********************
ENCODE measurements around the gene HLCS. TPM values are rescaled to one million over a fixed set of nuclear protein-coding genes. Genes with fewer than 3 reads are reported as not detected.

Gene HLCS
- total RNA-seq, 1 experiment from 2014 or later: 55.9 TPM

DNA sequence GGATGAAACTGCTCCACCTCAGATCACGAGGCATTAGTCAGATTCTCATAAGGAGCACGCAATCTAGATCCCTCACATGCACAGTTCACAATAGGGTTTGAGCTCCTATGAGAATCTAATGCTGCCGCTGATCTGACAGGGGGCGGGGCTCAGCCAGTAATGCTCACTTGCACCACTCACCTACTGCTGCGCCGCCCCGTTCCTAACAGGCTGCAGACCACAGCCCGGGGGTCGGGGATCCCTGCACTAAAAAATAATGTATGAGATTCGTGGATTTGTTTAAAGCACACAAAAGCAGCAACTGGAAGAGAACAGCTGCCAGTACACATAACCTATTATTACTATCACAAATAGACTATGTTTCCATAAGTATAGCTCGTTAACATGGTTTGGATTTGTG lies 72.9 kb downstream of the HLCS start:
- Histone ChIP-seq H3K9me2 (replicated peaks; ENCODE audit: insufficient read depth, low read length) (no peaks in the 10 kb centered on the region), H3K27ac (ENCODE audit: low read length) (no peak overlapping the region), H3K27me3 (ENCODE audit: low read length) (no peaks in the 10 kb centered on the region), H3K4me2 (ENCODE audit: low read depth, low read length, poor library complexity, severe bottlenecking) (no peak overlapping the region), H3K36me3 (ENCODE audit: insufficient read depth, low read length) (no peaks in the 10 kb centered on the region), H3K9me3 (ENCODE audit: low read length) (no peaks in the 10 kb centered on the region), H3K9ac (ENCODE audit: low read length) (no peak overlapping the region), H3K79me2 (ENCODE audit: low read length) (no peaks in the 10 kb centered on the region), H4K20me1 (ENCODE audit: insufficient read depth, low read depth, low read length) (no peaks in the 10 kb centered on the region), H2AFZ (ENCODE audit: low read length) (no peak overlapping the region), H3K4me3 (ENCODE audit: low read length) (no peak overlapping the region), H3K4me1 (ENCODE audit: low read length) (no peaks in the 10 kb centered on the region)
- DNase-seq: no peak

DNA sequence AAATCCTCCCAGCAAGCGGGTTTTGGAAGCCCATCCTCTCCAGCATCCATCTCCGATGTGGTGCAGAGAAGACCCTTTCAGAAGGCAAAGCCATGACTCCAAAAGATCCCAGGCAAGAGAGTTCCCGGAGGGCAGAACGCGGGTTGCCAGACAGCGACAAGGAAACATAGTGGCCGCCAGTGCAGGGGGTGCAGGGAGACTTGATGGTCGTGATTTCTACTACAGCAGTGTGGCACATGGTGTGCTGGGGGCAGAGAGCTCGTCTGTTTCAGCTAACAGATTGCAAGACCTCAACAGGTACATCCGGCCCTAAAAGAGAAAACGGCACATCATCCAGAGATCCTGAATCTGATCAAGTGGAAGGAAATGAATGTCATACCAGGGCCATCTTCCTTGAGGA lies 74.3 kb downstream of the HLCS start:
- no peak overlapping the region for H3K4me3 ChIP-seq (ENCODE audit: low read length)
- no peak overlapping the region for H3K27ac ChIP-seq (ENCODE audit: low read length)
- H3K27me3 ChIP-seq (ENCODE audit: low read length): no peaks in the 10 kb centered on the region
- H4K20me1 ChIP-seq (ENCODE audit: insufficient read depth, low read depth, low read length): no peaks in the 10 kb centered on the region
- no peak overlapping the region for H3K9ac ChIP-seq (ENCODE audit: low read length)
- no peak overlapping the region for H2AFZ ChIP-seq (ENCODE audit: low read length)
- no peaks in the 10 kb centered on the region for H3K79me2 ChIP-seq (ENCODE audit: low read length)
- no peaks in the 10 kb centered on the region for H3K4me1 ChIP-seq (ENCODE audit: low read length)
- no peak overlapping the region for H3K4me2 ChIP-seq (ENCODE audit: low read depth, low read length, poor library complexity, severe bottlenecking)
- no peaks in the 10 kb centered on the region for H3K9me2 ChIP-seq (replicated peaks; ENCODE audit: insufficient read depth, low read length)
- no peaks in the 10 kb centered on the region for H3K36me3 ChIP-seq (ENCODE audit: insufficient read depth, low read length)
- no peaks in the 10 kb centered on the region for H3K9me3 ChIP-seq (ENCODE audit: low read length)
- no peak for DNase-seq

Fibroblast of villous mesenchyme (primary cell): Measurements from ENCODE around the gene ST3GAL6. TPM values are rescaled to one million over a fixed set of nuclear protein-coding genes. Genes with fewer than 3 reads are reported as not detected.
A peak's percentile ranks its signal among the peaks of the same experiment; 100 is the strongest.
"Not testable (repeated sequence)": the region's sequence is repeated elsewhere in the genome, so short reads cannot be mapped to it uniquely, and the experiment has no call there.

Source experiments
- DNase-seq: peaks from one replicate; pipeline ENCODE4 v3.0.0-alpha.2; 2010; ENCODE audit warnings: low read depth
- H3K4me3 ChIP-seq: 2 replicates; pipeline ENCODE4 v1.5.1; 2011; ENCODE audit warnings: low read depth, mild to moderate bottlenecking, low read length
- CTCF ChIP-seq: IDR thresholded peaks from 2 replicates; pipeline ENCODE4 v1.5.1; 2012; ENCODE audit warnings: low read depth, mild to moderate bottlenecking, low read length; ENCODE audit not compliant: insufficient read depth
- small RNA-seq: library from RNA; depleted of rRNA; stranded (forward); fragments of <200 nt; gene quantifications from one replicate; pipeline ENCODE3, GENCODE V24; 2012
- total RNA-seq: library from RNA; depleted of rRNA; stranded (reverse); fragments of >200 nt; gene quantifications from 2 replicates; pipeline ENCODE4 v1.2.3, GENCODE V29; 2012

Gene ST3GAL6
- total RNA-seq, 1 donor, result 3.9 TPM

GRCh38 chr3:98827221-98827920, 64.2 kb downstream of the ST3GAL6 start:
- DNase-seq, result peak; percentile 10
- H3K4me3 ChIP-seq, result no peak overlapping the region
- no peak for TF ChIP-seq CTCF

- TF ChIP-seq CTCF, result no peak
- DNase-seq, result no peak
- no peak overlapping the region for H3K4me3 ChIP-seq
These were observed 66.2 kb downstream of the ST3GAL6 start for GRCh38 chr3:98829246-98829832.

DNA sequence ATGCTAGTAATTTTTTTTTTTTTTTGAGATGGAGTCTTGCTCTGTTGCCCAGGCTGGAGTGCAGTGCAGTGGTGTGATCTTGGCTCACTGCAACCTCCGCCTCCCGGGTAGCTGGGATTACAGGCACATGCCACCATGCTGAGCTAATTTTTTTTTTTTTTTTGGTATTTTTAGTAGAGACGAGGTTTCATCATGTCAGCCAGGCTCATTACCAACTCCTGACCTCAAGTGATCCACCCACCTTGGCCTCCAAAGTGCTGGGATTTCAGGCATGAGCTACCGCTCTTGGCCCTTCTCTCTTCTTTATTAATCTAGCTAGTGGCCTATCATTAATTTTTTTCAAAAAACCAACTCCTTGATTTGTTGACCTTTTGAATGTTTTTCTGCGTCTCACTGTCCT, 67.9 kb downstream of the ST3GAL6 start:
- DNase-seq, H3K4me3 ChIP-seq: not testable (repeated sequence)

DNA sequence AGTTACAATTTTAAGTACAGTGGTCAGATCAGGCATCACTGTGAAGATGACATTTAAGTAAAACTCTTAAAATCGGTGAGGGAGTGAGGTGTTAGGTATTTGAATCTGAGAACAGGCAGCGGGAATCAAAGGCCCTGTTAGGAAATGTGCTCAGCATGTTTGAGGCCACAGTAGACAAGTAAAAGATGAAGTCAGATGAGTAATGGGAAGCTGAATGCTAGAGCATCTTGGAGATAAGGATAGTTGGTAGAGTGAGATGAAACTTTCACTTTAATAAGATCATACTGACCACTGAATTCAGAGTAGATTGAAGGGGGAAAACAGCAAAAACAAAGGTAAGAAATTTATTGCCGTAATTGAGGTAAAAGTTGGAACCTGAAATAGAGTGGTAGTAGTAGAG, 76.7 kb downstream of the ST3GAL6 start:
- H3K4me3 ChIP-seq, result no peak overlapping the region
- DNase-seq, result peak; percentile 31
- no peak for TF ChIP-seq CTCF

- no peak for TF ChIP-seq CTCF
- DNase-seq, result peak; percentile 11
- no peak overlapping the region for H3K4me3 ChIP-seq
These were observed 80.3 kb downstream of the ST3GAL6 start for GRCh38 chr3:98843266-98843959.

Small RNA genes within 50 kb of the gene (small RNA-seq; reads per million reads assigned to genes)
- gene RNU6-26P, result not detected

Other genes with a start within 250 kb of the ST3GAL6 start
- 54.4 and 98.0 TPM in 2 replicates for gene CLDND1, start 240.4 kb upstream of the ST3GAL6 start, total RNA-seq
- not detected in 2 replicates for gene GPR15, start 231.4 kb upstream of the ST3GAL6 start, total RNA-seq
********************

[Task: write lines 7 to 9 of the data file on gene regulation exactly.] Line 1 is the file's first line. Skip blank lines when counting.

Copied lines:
DNA sequence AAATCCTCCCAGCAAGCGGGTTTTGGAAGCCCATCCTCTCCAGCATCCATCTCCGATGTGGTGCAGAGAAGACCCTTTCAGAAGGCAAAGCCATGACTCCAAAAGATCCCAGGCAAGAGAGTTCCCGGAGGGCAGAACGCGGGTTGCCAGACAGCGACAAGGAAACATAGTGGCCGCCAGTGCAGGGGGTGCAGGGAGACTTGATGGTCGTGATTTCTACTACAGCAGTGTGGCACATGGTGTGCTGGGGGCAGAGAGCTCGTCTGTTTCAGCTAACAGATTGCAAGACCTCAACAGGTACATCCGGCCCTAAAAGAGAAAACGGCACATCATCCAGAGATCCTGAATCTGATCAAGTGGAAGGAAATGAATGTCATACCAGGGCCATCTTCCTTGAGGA lies 74.3 kb downstream of the HLCS start:
- no peak overlapping the region for H3K4me3 ChIP-seq (ENCODE audit: low read length)
- no peak overlapping the region for H3K27ac ChIP-seq (ENCODE audit: low read length)